Two Democratic senators unexpectedly announced their resignations on Tuesday. Sens. Byron Dorgan (D-ND) and Chris Dodd (D-CT) announced that they would not seek reelection when their terms expire in 2010. Hopefully, health care reform will already have passed by then, but the departure of these senators will have implications for health care policy.
As far as the Democratic majority in the Senate is concerned, the two resignations probably cancel each other out. As a relatively conservative 30-year incumbent, Dorgan was thought to be the only Democrat who could win a seat in conservative North Dakota. Dodd, on the other hand, is deeply unpopular for his role in the financial crisis, but hails from a deep blue state, so it should be easy to replace him with another Democrat. In fact, as Eric Kleefeld reports for Talking Points Memo, Dodd’s resignation improves the Democrats’ chances of holding that seat.
As Jodi Jacobson explains in RH Reality Check, losing Dorgan would be a setback for reproductive rights. While Dorgan has a mixed record on choice, “Given his state, Dorgan’s voting record is pretty progressive on at least some issues otherwise driven completely by ideology,” Jacobson writes.
Dodd is reliably pro-choice, but the pro-choice credentials of the candidate favored to take his place, Connecticut Attorney General Richard Blumenthal, are even more distinguished.
Last year, Blumenthal sued the Bush administration over so-called “conscience clauses” for the Department of Health and Human Services which would have given employees more latitude to refuse to provide medical care that they disapproved of on religious grounds. (The Obama administration later reversed the rule.) In 1995, Blumenthal and the U.S. Department of Justice filed suit against two anti-abortion protesters under the Freedom of Access to Clinic Entrances (FACE) Act. “Our goal was to defuse a volatile situation before it escalated into a bloodbath, such as the fatal shootings in Brookline, Massachusetts,” Blumenthal explained at the time. Blumenthal and DOJ prevailed in court in 1997.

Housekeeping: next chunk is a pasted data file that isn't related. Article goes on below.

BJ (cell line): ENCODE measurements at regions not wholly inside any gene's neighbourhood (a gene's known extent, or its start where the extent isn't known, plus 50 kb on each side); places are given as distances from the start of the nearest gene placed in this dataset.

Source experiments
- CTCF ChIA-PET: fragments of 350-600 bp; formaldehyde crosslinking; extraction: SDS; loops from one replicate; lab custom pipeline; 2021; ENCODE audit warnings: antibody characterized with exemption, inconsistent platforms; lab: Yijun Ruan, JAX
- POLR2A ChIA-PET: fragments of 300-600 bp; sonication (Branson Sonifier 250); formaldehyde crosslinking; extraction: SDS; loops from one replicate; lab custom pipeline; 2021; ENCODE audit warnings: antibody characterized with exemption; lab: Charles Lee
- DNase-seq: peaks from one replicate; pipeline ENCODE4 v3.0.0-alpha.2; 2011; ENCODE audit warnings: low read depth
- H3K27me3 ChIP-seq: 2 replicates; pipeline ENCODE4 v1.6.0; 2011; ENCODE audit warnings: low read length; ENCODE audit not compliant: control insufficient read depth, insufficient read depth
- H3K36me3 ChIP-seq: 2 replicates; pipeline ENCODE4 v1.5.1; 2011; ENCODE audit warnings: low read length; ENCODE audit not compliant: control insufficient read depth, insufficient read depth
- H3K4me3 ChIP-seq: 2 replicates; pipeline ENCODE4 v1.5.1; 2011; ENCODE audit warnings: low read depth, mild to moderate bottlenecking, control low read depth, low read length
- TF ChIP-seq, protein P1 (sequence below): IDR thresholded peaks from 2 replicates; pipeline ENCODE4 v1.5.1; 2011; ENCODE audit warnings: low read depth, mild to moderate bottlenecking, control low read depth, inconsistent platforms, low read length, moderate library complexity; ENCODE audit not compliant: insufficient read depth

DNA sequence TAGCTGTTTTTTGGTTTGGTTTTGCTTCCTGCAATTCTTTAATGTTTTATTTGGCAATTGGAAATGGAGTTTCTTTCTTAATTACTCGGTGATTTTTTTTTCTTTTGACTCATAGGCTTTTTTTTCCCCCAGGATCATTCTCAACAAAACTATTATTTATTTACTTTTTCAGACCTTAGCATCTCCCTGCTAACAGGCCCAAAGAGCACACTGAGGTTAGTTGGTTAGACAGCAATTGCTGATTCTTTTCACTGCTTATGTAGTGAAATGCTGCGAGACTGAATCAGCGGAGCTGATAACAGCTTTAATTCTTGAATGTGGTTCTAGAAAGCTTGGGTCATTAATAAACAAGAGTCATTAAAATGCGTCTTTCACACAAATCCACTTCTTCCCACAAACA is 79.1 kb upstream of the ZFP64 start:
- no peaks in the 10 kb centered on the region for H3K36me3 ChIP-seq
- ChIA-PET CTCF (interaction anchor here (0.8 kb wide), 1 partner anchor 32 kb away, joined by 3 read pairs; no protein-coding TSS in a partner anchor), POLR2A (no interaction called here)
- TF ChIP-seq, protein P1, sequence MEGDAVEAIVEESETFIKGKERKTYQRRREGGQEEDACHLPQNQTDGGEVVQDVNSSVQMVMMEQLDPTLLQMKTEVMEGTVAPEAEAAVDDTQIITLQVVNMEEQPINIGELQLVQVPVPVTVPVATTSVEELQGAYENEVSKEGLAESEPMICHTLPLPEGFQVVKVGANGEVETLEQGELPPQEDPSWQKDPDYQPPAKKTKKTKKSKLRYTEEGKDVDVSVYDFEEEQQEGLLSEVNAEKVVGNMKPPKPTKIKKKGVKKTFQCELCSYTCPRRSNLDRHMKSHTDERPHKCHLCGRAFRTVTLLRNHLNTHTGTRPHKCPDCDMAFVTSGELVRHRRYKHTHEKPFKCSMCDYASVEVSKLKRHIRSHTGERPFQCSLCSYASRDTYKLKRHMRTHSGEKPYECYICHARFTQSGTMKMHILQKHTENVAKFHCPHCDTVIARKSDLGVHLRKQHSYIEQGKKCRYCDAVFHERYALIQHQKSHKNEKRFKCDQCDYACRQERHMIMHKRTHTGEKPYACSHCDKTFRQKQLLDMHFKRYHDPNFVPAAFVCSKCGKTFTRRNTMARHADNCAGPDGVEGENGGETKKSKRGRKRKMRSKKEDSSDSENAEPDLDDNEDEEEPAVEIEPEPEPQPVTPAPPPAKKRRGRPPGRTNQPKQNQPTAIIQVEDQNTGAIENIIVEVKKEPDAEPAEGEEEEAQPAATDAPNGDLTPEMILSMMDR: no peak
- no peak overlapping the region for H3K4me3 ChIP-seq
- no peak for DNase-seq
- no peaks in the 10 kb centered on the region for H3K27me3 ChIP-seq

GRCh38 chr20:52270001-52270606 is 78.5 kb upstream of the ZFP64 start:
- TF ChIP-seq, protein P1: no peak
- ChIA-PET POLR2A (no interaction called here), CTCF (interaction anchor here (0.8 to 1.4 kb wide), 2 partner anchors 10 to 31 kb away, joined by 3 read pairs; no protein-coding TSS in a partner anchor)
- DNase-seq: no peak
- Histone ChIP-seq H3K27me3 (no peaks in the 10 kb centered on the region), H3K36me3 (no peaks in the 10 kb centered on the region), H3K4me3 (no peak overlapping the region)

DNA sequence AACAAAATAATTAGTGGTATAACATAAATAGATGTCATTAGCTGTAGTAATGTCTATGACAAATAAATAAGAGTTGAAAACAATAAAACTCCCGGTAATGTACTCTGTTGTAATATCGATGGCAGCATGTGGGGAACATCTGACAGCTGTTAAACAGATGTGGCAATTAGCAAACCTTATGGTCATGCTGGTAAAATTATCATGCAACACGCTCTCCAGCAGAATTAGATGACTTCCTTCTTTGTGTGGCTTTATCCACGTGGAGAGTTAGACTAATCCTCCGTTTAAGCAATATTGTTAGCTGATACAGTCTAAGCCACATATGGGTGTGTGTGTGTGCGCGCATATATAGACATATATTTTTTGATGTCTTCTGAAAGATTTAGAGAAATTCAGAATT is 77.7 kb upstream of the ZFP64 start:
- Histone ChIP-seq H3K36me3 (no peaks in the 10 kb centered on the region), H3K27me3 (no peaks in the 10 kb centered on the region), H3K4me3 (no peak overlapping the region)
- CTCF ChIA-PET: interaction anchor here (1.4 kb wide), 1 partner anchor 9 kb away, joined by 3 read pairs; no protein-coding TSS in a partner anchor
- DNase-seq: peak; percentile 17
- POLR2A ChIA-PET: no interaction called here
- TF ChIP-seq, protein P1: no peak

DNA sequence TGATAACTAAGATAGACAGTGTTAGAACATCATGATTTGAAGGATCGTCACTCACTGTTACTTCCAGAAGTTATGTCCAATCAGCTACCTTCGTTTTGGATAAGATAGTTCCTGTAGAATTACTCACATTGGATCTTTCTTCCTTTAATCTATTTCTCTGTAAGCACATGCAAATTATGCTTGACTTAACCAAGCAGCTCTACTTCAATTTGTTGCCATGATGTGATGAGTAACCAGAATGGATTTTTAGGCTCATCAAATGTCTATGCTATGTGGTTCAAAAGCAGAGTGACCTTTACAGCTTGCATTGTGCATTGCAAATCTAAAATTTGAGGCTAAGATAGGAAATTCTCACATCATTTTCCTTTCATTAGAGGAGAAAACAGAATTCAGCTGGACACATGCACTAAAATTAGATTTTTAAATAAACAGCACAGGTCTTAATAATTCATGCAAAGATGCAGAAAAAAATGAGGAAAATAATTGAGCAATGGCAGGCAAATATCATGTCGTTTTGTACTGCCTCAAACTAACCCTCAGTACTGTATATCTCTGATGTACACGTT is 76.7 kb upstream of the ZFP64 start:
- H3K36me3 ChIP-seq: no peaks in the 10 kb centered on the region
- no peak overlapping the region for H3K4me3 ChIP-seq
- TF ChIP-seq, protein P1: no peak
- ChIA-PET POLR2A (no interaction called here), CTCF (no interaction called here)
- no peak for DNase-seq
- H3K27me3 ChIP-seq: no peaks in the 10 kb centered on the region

In other health care news, an unnamed Senate aide told the Wall Street Journal’s Washington Wire blog that the Democrats are planning to streamline the passage of the health care reform bill by skipping the conference committee. Normally, the House and Senate versions of a bill are combined in conference. This time, Democrats may skip that step by hammering out a deal that is acceptable to the Senate, having the House pass that bill, and then having the Senate pass the same legislation. That way, Democrats can circumvent some procedural hurdles in the Senate.
According to Kevin Drum of Mother Jones, skipping conference has become routine for big Democratic bills. These days, thanks to stricter rules about what can be added in conference, the House and the Senate are more likely to reconcile big bills through the aforementioned “ping pong” process.
John Nichols of The Nation argues that skipping conference will leave progressives out in the cold. Until now, a lot of progressive energy has been focused on strengthening certain provisions of the Senate bill in conference. If the Democrats decide to skip conference, that means that all the power will be in the hands of Senate Majority Leader Harry Reid (D-NV), Speaker Nancy Pelosi (D-CA) and a handful of their closest allies.
Finally, Monica Potts of TAPPED discusses a new study that purports to show that the so-called “g-spot” doesn’t exist. Headlines are proclaiming that the g-spot is a myth. The results of the study have been misinterpreted in the general rush to proclaim that science has proven women wrong about their bodies. What the study really showed is that genes have little to do with whether a woman thinks she has one.
These results suggest that the g-spot isn’t a unique organ encoded in our genetic plan, like a spleen or a kidney, but that there’s no doubt that the front wall of the vagina exists, nor that some women report orgasms from stimulating that area. What other anatomical questions are investigated with surveys? Do you have a pancreas? Chances are you’ve never directly observed your pancreas. Whether you say “yes” depends whether you’ve read that humans have them.
Whether women agreed that they had g-spots had more to do with their age. Younger women, raised in an era where women’s magazines assert that g-spots are a standard part of female anatomy, were more likely to believe they had them. What this study was really measuring was a general belief in the existence of g-spots, which has no genetic component. Belief in the pancreas has no genetic component either, but it doesn’t follow that these organs are mythical.
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